Friday, March 23, 2012

So Cal Drive: 2012 LaCrosse with eAssist

2012 LaCrosse with eAssist at Covina Bowl
Recently I was in Los Angeles to photograph some historic architecture, and the folks at Reynolds suggested that I utilize the opportunity to get to drive the new 2012 LaCrosse with eAssist technology. I hadn't been behind the wheel of an eAssist Buick yet, so I jumped at the chance.

The car I drove was the 2012 LaCrosse in base level trim with no additional options. It featured the same basic 182 hp 2.4 litre 4 cylinder engine as last year, with a few changes to integrate the eAssist system. An electric motor capable of adding 15hp is added in place of the alternator, and is connected to a 115V battery pack in the trunk. This battery pack feeds the motor and is charged during regenerative braking- similar to a mild Hybrid car. It also uses slightly numerically lower gearing- 2.64:1 instead of last year's 3.23:1, a slightly smaller gas tank, special tires with lower rolling resistance, thermostatic shutters on the air dam (as seen on the Chevy Cruze ECO) and a new six speed automatic transmission.

In many ways the system acts like the mild hybrid it is derived from. Upon deceleration, the brakes charge the battery and the fuel cuts out- the car goes into "Auto Stop" mode and the engine shuts down. The electric motor pushes the car from a stop and the engine restarts- all of this is very similar to a mild Hybrid system.

Where eAssist differs mainly is philisophical - Mild Hybrids aren't intended to drive without the gasoline engine, but with eAssist, the electric motor offers assistance while driving (even at highway speeds) and cuts down on the amount of gasoline the that is used. How much less? EPA Fuel economy ratings for the 2012 LaCrosse with eAssist are 25 city/ 37 highway, compared to 19 city/ 30 highway for last year's four cylinder. In my combined driving of city landmarks such as Covina Bowl and the Northwoods Inn, combined with a rather congested freeway drive to Bob's Big Boy in Downey, the eAssist LaCrosse averaged just over 29 mpg- for a full sized roomy sedan with Buick comfort and safety.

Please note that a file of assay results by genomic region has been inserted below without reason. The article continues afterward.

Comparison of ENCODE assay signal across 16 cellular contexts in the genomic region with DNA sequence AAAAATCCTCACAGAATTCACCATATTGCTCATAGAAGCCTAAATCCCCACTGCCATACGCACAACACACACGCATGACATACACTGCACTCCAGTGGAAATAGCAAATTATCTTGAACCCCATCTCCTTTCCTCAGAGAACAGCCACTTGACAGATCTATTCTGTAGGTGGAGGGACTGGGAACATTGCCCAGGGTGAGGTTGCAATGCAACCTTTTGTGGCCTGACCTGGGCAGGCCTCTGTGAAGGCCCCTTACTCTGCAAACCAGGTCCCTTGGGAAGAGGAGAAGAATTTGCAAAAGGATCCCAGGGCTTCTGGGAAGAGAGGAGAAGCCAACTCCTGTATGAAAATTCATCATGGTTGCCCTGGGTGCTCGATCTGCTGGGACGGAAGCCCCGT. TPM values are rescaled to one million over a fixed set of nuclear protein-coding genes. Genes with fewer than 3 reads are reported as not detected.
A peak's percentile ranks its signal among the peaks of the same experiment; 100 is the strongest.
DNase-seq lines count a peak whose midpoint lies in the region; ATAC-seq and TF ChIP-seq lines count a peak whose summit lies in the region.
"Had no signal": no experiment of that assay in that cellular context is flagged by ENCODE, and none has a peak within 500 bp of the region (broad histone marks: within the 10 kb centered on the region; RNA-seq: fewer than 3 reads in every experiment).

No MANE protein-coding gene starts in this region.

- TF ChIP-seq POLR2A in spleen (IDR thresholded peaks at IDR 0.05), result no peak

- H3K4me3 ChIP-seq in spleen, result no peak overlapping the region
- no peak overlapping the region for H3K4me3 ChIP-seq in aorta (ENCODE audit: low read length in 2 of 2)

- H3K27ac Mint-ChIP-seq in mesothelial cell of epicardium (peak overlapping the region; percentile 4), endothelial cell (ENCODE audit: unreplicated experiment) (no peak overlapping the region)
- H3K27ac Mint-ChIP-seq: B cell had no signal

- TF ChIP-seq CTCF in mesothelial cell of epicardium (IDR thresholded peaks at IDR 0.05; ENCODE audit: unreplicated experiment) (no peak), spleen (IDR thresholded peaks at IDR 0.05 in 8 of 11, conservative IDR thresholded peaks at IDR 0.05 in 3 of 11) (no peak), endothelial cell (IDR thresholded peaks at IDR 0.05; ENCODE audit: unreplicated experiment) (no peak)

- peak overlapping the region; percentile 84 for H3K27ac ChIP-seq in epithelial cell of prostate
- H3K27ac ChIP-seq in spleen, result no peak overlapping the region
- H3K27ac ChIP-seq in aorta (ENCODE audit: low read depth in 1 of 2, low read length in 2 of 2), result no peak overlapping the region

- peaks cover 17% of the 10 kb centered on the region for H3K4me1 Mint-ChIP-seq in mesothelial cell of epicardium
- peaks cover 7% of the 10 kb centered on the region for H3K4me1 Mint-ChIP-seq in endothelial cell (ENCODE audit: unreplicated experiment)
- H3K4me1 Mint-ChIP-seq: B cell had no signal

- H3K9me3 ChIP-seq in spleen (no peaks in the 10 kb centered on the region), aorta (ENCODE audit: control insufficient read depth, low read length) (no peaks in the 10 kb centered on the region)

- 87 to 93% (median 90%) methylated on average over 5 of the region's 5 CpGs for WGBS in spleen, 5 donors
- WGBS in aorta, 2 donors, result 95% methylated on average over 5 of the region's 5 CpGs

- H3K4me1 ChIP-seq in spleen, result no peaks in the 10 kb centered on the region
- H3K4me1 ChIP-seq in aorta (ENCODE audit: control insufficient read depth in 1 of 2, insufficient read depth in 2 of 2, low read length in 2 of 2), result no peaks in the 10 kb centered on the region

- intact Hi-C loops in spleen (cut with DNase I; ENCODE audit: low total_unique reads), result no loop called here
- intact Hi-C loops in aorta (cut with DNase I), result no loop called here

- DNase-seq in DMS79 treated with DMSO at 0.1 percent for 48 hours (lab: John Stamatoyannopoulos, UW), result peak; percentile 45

How much attention from the driver is needed? As little as you care to give it. There's a fascinating display on the cluster that shows the power mode- engine, electric, or hybrid- and the state of the battery- but the car does everything seamlessly with no conscious effort from the driver. Those who exercise light brake pedal pressure will recharge the battery more quickly, but that is about it. If I covered the display, you'd just think you were driving a responsive family car that does really well on fuel economy.

And isn't that what you've always gotten from Buick?

2012 LaCrosse with eAssist at the historic Covina Bowl

2012 LaCrosse with eAssist at the historic Covina Bowl 
Power display in Auto Stop Mode

Fantastic original Covina Bowl signage

LaCrosse with eAssist at the classic Northwoods Inn

The Northwood Inn features western details

LaCrosse with eAssist at the classic Northwoods Inn 

Modern car, historic setting
Tasteful cloth trim in the 2012 LaCrosse

The instrument panels flows into the doors

Rear seat is comfortable with excellent leg room

Classic Buick Ventiports on the hood

Futuristic Projector Beam headlamps

Timeless Bob's Broiler in Downey- beautifully restored

Beautifully restored signage

LaCrosse with eAssist under the Drive-In 

LaCrosse with eAssist under the neon lights

Perfect destination for a road test- Bob's broiler

LaCrosse with eAssist under the lights at Bob's Broiler

Neon  reflections on LaCrosse's hood
(Test car provided by Reynolds Buick- cross posted on the Palm Springs Automobilist)

Monday, March 19, 2012

Monday Miss: 1963 Riviera Convertible? Almost

Many early Riviera enthusiasts have long wondered why no convertible version was ever offered to supplant the coupe. The prime competitor, Thunderbird, was offered as a convertible and so it would seem to make sense that Riviera be offered in one as well.

Now comes a series of photos that suggest that, not only was Buick thinking about such an idea, they were taking the idea very seriously. These photos were taken on the GM Styling patio in the summer of 1962 and show a Riviera convertible prototype that had been the subject of considerable planning.